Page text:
The Sabbath was over. The festival had ended. And very early in the morning just as the sun rose, Mary Magdalene, Mary the mother of James, and Salome (sa·luh·mei) bought spices so they could anoint Jesus’ crucified body. They had followed Jesus from Galilee, marched on Jerusalem, and supported Christ’s kin-dom with their prayers, presence and pocketbooks. (Mark 15:40) They had seen Christ crucified. They heard church leaders joke about Jesus’ suffering. They knew how Joseph of Arimathea, ‘a prominent member’ of the very council that executed Jesus, asked the governor for Jesus’ crucified body. Magdalene and Mary watched as Joseph took the Crucified One down from the cross, wrapped Christ’s body in a linen blanket, and laid Christ’s body in Joseph’s own family mausoleum. In heaven, did the angels fall silent or sing dirges long into the night? How many tears did Magdalene cry? How deep was Peter’s silence? How angry was James? Were the Bible experts, priests, and elders satisfied that they had ended a blasphemous heresy?
Very early on the first day of the week just after sunrise, Magdalene, Mary, and Salome carried spices, towels, and pitchers to the tomb so they might properly wash Jesus’ body. In moments of staggering grief and stunning injustice, such compassionate acts may be all we can do. We bring flowers to the crime scene. We say their names – George, Breonna, Martin Luther King, Jesus. We carry a covered dish to a grieving neighbor. Such small acts of humanity open our hearts to God’s healing and bring God’s justice to earth. What can we do? Magdalene, Mary, and Salome could not fire Pontius Pilate. Signs posted on the temple walls barred these women from any pulpit or church council chamber! We Methodists only started taking down our gender-restrictive signs in 1956, and we are not done. Christ is risen and going ahead of us.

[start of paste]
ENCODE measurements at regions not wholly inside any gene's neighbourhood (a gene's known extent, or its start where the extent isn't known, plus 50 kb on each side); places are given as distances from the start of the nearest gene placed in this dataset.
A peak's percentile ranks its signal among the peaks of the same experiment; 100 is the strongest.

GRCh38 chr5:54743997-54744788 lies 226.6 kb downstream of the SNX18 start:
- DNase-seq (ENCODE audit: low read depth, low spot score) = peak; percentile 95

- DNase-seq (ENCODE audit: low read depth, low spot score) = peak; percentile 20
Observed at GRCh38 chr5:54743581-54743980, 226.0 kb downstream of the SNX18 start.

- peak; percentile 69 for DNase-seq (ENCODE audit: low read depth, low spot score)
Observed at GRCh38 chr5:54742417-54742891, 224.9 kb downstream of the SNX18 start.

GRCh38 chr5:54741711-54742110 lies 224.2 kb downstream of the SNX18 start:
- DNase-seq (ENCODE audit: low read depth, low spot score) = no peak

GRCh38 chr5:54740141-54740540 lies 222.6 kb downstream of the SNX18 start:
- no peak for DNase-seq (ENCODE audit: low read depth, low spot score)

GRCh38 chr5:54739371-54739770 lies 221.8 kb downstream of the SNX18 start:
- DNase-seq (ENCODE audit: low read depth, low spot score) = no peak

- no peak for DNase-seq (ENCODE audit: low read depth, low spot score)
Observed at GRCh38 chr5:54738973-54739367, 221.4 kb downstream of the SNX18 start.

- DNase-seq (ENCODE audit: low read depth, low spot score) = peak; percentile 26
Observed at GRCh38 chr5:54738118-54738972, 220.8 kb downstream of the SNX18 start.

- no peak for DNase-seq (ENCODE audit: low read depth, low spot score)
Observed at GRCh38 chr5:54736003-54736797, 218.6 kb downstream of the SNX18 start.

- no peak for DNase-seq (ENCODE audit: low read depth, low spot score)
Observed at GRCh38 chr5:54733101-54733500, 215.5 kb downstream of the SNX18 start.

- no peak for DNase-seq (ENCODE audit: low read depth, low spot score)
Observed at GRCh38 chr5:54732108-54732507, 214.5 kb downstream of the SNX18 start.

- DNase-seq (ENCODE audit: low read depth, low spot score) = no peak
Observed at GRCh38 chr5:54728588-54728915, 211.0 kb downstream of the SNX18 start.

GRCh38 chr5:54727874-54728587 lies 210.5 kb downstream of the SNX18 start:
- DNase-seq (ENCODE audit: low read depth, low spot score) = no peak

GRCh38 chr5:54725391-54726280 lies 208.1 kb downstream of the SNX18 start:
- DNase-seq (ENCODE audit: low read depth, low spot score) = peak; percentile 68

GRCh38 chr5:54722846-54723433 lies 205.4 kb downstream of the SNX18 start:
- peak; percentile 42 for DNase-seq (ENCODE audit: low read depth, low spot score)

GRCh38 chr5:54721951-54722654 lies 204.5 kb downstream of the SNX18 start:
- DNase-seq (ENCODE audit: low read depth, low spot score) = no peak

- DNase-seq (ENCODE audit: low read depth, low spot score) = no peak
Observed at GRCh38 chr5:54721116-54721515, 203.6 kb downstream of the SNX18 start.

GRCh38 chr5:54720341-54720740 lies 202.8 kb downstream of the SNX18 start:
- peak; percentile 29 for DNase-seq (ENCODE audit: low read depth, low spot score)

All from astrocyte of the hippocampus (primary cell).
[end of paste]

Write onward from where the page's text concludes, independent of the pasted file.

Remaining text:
Magdalene, Mary, and Salome carry pitchers, towels, and fragrant oils to wash the Crucified One’s body. They remembered how Jesus wrapped a towel around his waist, poured water in a basin, and washed the disciples’ feet. Amid their grief these three clergywomen stay on mission remembering Jesus’ words, “I did not come to be served, but to serve and to give my life away. A new commandment I give you: Love each other as I have loved you, so you must love each other.” ( Mark 10, John 13) Love is the commandment. Love heals the world. Love heals us.
Along their Easter journey, they asked who is going to roll the stone away from the entrance? It was a very large stone. They will not seek Joseph of Arimathea’s approval or ask the council or governor if it is okay to break the church’s official seal. (Matthew 27) Love flips over unjust tables. Love marches into restricted areas. Yes, Love tenderly washes wounded feet, but Love also requires righteous resistance to evil.